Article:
LAKE CHARLES, LA (KPLC) - Those who have ever rescued or adopted an animal know how much joy they can bring to your life, and vice versa.
However, older animals tend to get overlooked.
Julie Strong is a wife, mother of three humans (with one on the way) and a shining light for animals in need.
17 dogs, some handicapped bunnies, a 165-pound mini pig, a bunch of cats; there's nothing Strong doesn't take on.
That's where Rita comes in.
Fostering with the Lake Charles Pit Bull Rescue, Strong was met with a challenge.
"We got Rita about two and a half months ago," said Strong. "She was rescued during Irma and she's been living in Renée's kennel area and she has cancer."
After the cancer was removed, the vet said it may come back and due to her age, 13 years old, they wouldn't be able to do anything more.
"So, we decided to take her in as a hospice case and we let her sleep in a people bed and we let her have her run of the house," said Strong. "She got eggs for breakfast and yogurt and she got to go on walks with the kids and we would take her to Petco and have 'Puppachinos'."
Strong says she became a totally different dog and became part of her family, calling Rita her best little girlfriend.
But, she knew it wouldn't be forever.
"We ended up only having about 12 weeks with her before she got dementia and then she totally lost the ability to know what she was doing she started having accidents in the house, she didn't even remember where she was going or what she was doing, and that's when we decided that her quality-of-life was pretty much nonexistent," said Strong.
So they set the date for Rita to cross the rainbow bridge, but not without showing Rita how much they loved her first.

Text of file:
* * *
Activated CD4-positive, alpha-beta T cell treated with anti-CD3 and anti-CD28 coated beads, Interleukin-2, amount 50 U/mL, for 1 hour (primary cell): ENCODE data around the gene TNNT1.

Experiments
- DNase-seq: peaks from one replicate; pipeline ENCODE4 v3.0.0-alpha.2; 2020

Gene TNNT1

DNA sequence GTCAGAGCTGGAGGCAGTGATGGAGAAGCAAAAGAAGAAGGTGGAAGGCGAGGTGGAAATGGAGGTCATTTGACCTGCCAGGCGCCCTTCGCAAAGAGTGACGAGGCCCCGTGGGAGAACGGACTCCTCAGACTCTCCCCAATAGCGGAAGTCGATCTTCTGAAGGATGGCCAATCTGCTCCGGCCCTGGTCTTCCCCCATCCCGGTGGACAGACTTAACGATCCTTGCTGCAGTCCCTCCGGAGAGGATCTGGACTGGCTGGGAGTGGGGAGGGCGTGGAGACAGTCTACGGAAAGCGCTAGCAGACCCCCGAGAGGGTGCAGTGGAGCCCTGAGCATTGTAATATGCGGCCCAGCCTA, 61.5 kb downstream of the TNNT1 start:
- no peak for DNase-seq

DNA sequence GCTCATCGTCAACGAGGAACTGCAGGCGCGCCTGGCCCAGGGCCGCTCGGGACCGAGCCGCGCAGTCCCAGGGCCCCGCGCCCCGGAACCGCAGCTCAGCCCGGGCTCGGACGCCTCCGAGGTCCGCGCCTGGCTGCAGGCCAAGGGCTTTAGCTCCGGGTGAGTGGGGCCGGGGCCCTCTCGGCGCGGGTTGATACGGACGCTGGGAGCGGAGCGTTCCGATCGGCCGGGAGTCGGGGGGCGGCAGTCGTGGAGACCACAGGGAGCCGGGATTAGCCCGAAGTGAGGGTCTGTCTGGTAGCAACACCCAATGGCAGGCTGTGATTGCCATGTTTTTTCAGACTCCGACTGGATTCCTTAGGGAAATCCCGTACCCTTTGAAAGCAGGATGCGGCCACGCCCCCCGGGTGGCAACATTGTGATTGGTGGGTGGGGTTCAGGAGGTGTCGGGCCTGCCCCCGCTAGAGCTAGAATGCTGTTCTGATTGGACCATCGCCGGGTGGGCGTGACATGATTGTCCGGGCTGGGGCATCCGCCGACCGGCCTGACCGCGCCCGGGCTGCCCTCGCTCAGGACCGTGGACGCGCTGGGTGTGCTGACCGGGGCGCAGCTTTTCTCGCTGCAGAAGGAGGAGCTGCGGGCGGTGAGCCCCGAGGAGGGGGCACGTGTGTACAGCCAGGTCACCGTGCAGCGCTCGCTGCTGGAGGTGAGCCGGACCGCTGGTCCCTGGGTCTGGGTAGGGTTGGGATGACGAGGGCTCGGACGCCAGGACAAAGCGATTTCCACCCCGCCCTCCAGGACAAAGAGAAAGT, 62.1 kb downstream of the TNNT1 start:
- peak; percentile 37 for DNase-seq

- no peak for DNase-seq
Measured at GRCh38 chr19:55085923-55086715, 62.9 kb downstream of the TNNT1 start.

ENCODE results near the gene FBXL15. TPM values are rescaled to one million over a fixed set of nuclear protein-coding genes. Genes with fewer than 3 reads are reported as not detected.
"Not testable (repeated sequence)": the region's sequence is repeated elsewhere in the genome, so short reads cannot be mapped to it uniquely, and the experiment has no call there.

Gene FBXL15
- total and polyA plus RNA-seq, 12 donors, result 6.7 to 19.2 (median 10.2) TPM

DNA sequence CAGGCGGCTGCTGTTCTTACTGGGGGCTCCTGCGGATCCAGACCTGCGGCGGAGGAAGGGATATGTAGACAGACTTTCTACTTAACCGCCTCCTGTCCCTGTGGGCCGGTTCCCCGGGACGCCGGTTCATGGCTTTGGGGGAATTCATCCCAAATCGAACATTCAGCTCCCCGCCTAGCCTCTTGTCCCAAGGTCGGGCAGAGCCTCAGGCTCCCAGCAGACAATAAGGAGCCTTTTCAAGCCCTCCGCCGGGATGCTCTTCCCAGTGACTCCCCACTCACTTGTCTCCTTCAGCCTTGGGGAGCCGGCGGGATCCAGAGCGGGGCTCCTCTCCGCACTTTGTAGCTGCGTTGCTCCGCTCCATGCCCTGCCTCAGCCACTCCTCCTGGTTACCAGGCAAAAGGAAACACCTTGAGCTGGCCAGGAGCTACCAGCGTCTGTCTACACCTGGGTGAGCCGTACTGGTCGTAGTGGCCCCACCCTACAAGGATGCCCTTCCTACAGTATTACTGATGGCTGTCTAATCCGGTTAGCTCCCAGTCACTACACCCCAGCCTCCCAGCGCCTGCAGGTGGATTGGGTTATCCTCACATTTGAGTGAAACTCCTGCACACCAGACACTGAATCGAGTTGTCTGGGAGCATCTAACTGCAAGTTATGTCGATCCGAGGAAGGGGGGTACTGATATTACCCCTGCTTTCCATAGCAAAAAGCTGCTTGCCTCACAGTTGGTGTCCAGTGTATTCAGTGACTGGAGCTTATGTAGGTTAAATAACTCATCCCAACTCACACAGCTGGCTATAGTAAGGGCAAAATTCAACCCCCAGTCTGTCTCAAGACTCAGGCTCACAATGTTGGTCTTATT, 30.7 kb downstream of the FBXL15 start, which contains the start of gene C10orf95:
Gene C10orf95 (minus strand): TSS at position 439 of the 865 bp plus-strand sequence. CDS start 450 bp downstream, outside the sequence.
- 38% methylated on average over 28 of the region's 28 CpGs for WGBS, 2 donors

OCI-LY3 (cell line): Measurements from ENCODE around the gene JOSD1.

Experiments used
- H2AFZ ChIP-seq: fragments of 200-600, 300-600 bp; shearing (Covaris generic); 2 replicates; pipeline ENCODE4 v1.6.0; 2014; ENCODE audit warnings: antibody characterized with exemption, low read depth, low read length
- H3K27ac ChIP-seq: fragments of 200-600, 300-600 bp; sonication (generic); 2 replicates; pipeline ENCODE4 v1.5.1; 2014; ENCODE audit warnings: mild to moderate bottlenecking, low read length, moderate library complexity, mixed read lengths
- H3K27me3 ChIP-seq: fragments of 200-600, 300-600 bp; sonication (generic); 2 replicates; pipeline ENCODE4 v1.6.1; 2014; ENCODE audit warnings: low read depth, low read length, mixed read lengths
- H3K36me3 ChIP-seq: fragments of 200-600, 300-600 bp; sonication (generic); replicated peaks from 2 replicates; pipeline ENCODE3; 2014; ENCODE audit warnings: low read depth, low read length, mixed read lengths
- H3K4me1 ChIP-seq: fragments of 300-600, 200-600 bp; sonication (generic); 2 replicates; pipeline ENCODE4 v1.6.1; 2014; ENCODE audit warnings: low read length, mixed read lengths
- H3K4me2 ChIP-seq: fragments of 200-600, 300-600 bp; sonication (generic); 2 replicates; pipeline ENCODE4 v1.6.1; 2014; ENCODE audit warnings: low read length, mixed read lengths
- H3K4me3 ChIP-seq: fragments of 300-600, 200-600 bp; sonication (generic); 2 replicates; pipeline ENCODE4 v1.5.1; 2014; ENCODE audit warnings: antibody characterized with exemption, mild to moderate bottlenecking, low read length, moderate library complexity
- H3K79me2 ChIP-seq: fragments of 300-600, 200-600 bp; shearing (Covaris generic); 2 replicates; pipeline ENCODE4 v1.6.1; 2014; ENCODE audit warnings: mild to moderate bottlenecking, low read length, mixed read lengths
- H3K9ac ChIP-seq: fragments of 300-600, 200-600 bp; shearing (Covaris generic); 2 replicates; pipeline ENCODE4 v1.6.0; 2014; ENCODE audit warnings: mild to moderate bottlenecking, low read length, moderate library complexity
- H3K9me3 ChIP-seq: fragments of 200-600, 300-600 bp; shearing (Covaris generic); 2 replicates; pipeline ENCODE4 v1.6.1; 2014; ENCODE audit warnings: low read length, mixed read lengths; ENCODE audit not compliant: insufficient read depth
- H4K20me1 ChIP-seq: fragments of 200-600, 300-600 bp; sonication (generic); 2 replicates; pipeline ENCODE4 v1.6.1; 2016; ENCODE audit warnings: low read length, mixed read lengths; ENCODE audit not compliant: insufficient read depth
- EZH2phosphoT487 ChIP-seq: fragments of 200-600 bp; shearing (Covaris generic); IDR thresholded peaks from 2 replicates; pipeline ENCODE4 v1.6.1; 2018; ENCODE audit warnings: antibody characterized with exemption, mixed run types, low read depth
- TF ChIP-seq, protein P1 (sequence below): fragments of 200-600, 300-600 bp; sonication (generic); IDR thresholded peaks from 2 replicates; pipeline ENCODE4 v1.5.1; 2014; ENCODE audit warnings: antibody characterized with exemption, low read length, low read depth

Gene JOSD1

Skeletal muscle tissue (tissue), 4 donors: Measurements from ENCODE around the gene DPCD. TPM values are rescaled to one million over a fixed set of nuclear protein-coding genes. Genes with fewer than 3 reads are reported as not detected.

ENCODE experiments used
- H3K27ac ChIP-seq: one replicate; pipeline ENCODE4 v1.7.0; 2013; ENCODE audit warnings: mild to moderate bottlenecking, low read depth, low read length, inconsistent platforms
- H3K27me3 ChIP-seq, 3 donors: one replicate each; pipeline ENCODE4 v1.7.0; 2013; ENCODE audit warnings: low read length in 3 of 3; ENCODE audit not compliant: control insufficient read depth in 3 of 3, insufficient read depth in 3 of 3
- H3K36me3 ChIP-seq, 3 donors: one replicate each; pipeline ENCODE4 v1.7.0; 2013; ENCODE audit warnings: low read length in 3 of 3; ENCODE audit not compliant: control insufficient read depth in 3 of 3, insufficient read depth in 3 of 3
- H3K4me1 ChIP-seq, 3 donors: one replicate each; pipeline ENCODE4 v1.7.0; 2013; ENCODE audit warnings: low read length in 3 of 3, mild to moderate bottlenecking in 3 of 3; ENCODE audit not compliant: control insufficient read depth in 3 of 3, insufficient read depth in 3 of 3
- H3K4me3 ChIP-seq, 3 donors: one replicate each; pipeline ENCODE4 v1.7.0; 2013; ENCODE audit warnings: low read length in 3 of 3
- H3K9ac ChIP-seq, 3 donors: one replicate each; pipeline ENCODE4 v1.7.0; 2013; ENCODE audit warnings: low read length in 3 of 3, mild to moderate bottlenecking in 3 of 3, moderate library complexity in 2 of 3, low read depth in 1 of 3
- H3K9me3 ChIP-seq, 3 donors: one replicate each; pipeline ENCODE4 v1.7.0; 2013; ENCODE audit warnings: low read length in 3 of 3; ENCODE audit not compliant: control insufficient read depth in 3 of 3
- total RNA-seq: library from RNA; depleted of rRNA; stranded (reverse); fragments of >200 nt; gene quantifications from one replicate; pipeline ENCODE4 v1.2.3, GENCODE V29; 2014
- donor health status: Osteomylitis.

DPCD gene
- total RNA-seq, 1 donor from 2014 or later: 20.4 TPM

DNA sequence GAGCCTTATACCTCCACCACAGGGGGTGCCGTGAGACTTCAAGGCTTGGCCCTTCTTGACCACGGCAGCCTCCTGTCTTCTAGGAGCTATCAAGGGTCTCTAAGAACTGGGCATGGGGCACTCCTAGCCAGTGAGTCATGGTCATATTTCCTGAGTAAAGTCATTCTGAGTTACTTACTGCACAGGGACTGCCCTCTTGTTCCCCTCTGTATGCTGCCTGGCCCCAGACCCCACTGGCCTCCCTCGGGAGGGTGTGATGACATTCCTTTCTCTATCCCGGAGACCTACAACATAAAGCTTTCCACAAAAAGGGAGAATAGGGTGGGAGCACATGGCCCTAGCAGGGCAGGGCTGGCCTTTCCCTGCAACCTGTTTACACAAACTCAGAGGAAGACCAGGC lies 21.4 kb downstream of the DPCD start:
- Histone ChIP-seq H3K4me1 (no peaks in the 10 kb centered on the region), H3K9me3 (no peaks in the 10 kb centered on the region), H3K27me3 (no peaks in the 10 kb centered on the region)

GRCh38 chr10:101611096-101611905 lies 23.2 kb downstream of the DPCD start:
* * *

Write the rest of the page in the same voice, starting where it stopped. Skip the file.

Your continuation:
The family took Rita on her on one last adventure. She chomped on chicken nuggets, slurped down "Puppachinos", enjoyed tons of cookie samples and toys at Petco, and of course play time at the park and the beach.
"I never thought that having a dog for such a short amount of time would make us fall in love with her the way that we did, but it sort of reaffirmed that was our family's purpose was to do hospice care because seniors like her deserve a chance," said Strong. "Instead of dying in a shelter, on the cement floor, she got to have love, a people bed, to lay on the couch and to play with kids. So, even though it really stunk to only have her for such a short amount of time, I know that her purpose here was to teach us a lesson and she was very very loved and we had her."
Strong's purpose is now to help other hospice cases and to show people that seniors are well worth the work.
"Give them a chance," said Strong. "They deserve to have a people bed and to have a family just as much as other dogs."
Strong wants to take her new life's mission one step further, by purchasing a five-acre piece of property, in order to take on more special needs and hospice rescues of all shapes and sizes.
Click HERE to donate.
Click HERE to learn more about Lake Charles Pit Bull Rescue.